Texas Department of Transportation

Travel & Outdoor
Texas Highways Magazine

Texas Highways Magazine March 2020

Texas Highways, the official travel magazine of Texas, encourages recreational travel within Texas and tells the Texas story to readers around the world. Renowned for its photography, statewide events coverage, top weekend excursions, off-the-beaten path discoveries, and scenic destinations, Texas Highways helps readers discover the treasures of the Lone Star State.

Country:
United States
Language:
English
Publisher:
Texas Department of Transportation
Frequency:
Monthly
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12 Issues

in this issue

1 min.
wild beauty

I know winter has left the Hill Country when golden patches of flowers appear seemingly overnight in my Driftwood neighborhood, decorating yards and lining roadways, like nature’s highlighter heralding the arrival of spring. The flowers are so ubiquitous they’re called DYCs, or darn yellow composites, and last year’s crop was particularly robust. My commute was filled with a lot more cheer than normal as I took in the increasing bounty of brilliant color each morning. This month we’re celebrating spring’s arrival by exploring Texas’ natural beauty in its impressive variety. Along with our perennial wildflower coverage, we go on safari in pursuit of the state’s wildlife with stunning photographs by Contributing Editor E. Dan Klepper. In one of our cover features, Pulitzer Prizefinalist George Getschow examines his fraught relationship with the…

1 min.
behind the story

Writer George Getschow’s attitude toward snakes before reporting the feature story “The Wild Snakes of Texas” (Page 64) was a bit sour. Over the span of 11 years, he, his wife, and his son all experienced life-threatening copperhead bites right outside their home. “There’s that old Texas saying, ‘The only good snake is a dead snake,’” he says. “That was my attitude too.” His perspective shifted after he met with dedicated herpetologists and “snake relocators,” who led him on a dozen or so excursions into snake-infested areas. “It was one of the most fascinating reporting adventures I’d ever been involved with,” says Getschow, who was a 1984 Pulitzer Prize finalist as a reporter for The Washington Post. While he still doesn’t feel fully comfortable around snakes, he advocates for letting…

1 min.
featured contributors

Theresa DiMenno DiMenno, whose work appears in “Natural Beauties” (Page 42), as well as this month’s Getaway about Kerrville, is a self-taught photographer and a storyteller at heart. Spring in Texas is her favorite shooting season. “Wildflower season in Texas is a glorious occasion,” she says. “Budding life is a symphony of rebirth, rejuvenation, openness, awareness, connection.” Look for her “Spring in Texas” notecard collection in the Texas Highways Mercantile this spring. Antonio Ruiz-Camacho In his essay “In the Valley of Mirrors” (Page 14), Antonio Ruiz-Camacho traveled to his friend’s remote ranch in South Texas. He dreaded run-ins with rattlers and scorpions. “I kept waiting for them to show up, but they never did,” he says. “They probably know one of my dreams is to own my own Texas ranch one day.” Ruiz-Camacho’s…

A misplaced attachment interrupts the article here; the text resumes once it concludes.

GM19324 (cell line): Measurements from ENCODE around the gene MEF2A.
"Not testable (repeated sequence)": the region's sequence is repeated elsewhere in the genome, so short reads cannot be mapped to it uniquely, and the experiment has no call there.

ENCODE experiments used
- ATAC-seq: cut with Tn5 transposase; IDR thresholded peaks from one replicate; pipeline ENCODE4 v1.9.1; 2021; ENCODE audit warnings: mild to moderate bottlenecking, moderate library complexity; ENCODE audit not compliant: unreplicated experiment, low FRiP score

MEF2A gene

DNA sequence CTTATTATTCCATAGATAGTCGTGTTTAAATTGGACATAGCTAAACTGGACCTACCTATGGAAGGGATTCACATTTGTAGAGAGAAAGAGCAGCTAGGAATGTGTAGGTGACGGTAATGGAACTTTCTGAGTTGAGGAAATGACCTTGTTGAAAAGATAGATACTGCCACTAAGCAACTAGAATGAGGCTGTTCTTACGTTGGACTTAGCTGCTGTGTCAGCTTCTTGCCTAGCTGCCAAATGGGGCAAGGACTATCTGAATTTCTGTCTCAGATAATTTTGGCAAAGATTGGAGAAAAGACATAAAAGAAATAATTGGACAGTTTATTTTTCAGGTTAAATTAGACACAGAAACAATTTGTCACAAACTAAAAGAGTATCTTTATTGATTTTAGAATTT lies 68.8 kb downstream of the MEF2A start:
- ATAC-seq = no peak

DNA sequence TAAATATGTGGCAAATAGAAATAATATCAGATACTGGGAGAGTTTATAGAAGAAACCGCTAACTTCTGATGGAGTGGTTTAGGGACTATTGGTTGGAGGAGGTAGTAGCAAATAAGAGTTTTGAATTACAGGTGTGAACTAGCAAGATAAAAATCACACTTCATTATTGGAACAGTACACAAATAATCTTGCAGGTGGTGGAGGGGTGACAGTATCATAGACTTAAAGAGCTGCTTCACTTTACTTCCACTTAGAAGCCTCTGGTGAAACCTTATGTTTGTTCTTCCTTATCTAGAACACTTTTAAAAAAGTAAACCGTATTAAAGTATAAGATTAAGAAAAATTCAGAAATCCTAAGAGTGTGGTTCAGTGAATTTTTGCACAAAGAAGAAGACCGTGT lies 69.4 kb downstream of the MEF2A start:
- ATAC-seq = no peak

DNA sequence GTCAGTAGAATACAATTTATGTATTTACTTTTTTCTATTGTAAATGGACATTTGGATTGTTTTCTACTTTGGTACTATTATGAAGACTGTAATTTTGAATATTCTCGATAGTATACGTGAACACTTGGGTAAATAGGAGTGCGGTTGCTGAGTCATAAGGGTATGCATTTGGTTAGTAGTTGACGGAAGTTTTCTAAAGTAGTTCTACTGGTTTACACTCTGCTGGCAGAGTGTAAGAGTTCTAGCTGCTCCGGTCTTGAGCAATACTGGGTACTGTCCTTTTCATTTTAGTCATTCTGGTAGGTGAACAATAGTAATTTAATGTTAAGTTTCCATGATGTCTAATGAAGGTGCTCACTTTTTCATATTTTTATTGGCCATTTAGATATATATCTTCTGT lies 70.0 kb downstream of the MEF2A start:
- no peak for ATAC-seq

3 min.
merge

Thanks for your story on the Big Thicket. I have traveled the state and the U.S. many times, but nothing compares to this special and spooky place. It is in a world of its own; it draws you to it. If you’re not careful, you too can get lost in the Big Thicket, but it’s worth it. Johnny Hancock, San Antonio TAKING THE TRAIN We enjoyed our trip on the Texas Eagle from Dallas to Chicago [“I Hear the Train a Comin’,” January]. We got the roomette. It was fantastic with top-notch service. It’s a pricey endeavor but worth it to do at least once in your lifetime. Traci Ratliff, Shreveport, Louisiana PEACH SWEETS Made me think of the peach cobblers my great-grandmother made with Weatherford peaches [“The Dough You Know,” January]. They are the best. Sheryl…

1 min.
hoodoo haven

Spring often arrives earlier in Big Bend National Park than in other parts of Texas. After winter rains, the canyons and arroyos of the Chihuahuan Desert fill with color such as these desert marigolds, which grew last March at the foot of hoodoos in Tornillo Creek. Though this past winter didn’t see much rain, bluebonnets popping up along roadsides in late January suggest the possibility of a bountiful wildflower season. Springtime visitors to the park should keep an eye out for tall Big Bend bluebonnets and Indian paintbrush along with blooming yucca, ocotillo, and cacti.…

4 min.
a panhandle clover

Jenny Morgan has lived all over Texas, from her college days at Angelo State University in San Angelo to stints in Austin, DFW, and Amarillo. In 2007, a desire to raise her family in a small town brought Morgan back to Shamrock, the town of her birth. Along Interstate 40, just 15 miles west of Oklahoma, Shamrock is known for its Route 66 heritage, the annual St. Patrick’s Day celebration, and—increasingly—for Morgan’s record store. In 2017, she opened Spinning Jenny’s House of Music, refurbishing a midcentury service station that had stood vacant for at least 20 years. The vinyl shop is just a block away from the U-Drop Inn, an art deco Route 66 landmark that now houses the town’s visitor center. Morgan says tourists come through her shop every…